The interception he threw in the second quarter helped change the game for the worse. After Deebo Samuel got South Carolina back into the game with a kickoff return touchdown, Lock threw a pick on Mizzou’s next play from scrimmage. Samuel scored again the following play, and the Gamecocks never relinquished the lead.
Lock can’t make mistakes like that this week. Or any week for that matter.
Special Teams Need to be … Adequate
The aforementioned kickoff return touchdown was just one special teams disaster for the Tigers during last week’s SEC opener.
Mizzou also had a field goal blocked just before halftime. It would have pulled the team within 14-13 at the break. The Tigers also had several penalties on punts that changed field position. The final straw was a muffed punt that helped seal the result.
The unit doesn’t have to be flawless. Special teams rarely are at the collegiate level, but it often separates the bad teams from the good and the good teams from the great. Mizzou and Purdue enter with similar offenses and defenses, so this could be the deciding factor in a potentially close game.
Tigers fans shouldn’t expect much.
Making all their kicks inside 45 yards would be a start. Cleaning up the penalties, so that punter Corey Fatony can become the X Factor he is capable of being, would also be nice. Finally, just keep the opponent’s kick returners out of the end zone.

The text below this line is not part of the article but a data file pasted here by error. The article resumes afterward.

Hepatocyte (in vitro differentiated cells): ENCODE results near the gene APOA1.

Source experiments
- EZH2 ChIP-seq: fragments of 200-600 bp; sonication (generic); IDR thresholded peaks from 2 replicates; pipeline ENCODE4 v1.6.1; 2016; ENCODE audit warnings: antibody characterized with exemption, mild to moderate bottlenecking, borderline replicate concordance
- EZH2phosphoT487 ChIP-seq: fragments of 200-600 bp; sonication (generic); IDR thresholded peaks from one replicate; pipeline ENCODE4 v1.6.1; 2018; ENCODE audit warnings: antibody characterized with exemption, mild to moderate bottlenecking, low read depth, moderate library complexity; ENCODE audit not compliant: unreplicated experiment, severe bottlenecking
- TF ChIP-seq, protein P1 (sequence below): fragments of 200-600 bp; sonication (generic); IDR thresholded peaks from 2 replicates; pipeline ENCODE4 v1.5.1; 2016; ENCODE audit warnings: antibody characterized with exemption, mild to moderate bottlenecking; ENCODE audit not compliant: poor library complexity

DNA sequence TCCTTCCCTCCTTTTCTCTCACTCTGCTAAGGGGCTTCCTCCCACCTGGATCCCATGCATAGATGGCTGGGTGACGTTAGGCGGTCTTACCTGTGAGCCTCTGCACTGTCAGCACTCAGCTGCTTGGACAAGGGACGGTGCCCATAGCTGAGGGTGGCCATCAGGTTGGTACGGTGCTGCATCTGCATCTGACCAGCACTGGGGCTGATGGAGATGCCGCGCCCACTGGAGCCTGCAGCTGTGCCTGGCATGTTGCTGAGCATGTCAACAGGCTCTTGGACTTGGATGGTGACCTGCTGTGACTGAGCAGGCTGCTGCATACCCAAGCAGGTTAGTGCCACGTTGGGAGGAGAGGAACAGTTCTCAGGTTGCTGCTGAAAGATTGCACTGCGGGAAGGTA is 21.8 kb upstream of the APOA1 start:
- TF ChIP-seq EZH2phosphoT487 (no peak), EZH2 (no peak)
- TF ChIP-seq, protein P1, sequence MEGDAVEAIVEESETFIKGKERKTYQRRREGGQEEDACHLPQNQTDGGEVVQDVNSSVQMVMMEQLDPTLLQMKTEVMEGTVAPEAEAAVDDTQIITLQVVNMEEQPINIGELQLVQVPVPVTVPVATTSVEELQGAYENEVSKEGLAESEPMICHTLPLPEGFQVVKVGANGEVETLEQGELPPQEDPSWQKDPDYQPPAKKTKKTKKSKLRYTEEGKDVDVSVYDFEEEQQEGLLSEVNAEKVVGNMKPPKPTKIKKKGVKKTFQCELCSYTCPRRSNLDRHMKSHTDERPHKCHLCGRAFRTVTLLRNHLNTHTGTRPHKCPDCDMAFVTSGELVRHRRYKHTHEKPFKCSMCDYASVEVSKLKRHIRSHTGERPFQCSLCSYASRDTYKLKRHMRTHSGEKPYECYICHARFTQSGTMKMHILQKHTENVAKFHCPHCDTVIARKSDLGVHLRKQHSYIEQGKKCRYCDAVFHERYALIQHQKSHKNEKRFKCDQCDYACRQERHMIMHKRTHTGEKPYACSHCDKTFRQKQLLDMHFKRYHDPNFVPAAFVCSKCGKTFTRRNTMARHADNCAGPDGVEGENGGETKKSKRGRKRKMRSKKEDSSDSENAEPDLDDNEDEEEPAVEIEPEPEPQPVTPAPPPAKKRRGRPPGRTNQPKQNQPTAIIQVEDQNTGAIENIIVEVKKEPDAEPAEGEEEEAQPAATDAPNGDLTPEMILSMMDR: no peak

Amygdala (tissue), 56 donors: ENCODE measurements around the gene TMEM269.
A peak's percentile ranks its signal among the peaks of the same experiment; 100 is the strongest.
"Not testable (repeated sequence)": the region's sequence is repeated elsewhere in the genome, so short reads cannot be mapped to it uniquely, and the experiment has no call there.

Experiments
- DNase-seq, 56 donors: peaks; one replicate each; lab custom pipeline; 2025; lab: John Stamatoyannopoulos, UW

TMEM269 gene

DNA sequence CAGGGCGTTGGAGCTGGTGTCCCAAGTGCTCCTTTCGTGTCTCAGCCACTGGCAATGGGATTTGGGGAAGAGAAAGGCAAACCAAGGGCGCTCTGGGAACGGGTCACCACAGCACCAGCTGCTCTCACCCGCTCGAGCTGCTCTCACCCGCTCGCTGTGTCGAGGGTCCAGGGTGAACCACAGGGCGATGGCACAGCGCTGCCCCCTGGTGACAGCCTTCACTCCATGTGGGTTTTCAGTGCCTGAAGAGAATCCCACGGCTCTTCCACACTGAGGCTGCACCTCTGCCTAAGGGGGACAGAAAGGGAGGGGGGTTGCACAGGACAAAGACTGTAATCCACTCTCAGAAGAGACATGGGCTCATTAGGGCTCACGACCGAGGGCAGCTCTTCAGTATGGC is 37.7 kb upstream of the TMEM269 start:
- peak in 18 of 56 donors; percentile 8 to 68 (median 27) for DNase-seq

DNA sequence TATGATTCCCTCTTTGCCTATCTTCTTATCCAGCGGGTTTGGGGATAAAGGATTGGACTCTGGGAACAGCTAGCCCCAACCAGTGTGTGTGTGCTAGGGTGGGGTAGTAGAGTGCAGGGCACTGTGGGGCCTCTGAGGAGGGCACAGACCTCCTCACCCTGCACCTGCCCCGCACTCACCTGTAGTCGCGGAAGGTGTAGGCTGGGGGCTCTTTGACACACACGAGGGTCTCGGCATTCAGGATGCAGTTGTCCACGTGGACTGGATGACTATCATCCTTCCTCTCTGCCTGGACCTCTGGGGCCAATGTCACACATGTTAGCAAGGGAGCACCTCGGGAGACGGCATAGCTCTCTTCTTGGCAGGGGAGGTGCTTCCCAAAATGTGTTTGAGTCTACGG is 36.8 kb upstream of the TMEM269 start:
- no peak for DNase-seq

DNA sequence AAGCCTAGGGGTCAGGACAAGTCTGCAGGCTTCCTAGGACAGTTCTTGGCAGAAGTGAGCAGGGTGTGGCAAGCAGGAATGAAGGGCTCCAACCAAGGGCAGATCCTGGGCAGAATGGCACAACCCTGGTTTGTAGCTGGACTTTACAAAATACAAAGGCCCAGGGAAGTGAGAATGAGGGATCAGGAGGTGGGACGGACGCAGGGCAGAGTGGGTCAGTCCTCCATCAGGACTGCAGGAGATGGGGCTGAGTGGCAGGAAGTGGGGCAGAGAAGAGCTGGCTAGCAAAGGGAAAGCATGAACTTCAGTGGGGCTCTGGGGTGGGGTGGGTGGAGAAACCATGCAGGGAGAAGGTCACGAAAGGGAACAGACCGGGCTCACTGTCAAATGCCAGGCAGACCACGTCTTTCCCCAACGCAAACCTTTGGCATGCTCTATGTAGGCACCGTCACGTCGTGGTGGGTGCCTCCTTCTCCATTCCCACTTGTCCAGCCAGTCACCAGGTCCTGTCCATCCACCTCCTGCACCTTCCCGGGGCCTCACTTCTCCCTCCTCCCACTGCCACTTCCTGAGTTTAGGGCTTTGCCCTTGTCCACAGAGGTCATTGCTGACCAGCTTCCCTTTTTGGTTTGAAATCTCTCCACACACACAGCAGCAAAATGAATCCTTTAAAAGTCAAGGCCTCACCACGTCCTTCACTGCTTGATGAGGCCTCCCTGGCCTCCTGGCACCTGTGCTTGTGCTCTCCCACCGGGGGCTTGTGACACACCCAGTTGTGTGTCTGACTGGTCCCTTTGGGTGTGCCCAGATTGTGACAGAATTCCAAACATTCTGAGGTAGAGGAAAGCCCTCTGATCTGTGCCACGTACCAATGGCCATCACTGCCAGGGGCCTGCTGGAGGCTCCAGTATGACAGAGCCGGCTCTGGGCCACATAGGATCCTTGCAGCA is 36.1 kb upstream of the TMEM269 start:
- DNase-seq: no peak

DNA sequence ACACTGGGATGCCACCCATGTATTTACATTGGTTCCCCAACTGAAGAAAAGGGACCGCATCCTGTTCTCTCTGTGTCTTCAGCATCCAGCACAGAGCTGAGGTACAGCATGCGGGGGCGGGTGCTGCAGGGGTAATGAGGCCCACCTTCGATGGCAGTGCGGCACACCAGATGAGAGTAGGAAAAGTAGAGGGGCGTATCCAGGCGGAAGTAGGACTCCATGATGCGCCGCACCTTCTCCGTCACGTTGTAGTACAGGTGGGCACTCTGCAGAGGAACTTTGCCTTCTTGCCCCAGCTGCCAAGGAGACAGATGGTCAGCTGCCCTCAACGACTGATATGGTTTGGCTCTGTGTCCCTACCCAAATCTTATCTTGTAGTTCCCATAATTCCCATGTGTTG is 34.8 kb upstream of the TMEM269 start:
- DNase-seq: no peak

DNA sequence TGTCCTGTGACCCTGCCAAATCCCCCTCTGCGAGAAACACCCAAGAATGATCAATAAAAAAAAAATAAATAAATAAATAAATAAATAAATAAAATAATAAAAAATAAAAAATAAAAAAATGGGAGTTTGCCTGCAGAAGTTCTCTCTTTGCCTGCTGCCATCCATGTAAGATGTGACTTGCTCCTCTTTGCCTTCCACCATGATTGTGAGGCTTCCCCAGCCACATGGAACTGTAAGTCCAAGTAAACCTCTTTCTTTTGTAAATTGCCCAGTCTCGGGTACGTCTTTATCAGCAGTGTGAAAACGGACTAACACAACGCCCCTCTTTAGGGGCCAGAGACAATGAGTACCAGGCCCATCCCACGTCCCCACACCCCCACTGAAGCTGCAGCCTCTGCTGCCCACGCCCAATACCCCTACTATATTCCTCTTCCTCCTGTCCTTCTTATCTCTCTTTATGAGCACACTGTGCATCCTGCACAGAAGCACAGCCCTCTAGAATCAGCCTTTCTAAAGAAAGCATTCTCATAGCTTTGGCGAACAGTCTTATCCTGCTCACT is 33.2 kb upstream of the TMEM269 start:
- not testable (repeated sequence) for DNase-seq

It’s that simple.
Doing those things might not guarantee a Missouri win, but they sure wouldn’t hurt.
So, what happens?
A week talking about a fired defensive coordinator will have the Tigers motivated. The unit isn’t good enough to thrive on motivation alone. Any game that Mizzou limits a team to fewer than four offensive touchdowns should be considered a success.
Offensively, expect Lock and Crockett to have big games on Saturday. Lock will make a mistake or two, but the presence of Crockett, who should be motivated following his injury setback, will ease the pressure on an offense looking to bounce back.
In one of the least nationally appealing SEC-Big Ten matchups one could come up with, these two offenses should at least make this game exciting. In two games so far in Columbia, the Tigers and their opponents have combined for 159 points. These teams could finish around that 79.5-point average, but I don’t think they will reach the threshold.
Purdue’s two-quarterback system will give Mizzou some trouble. The lack of a rhythm will keep either signal-caller from truly dominating. The Tigers will force a few short drives (I would say three-and-outs, but I’m not sure Missouri is actually capable of doing that.) that will benefit Lock and Co.
Odom will see his guys step up just enough to get the target off his back, if only for a week.
Prediction: Missouri 38, Purdue 28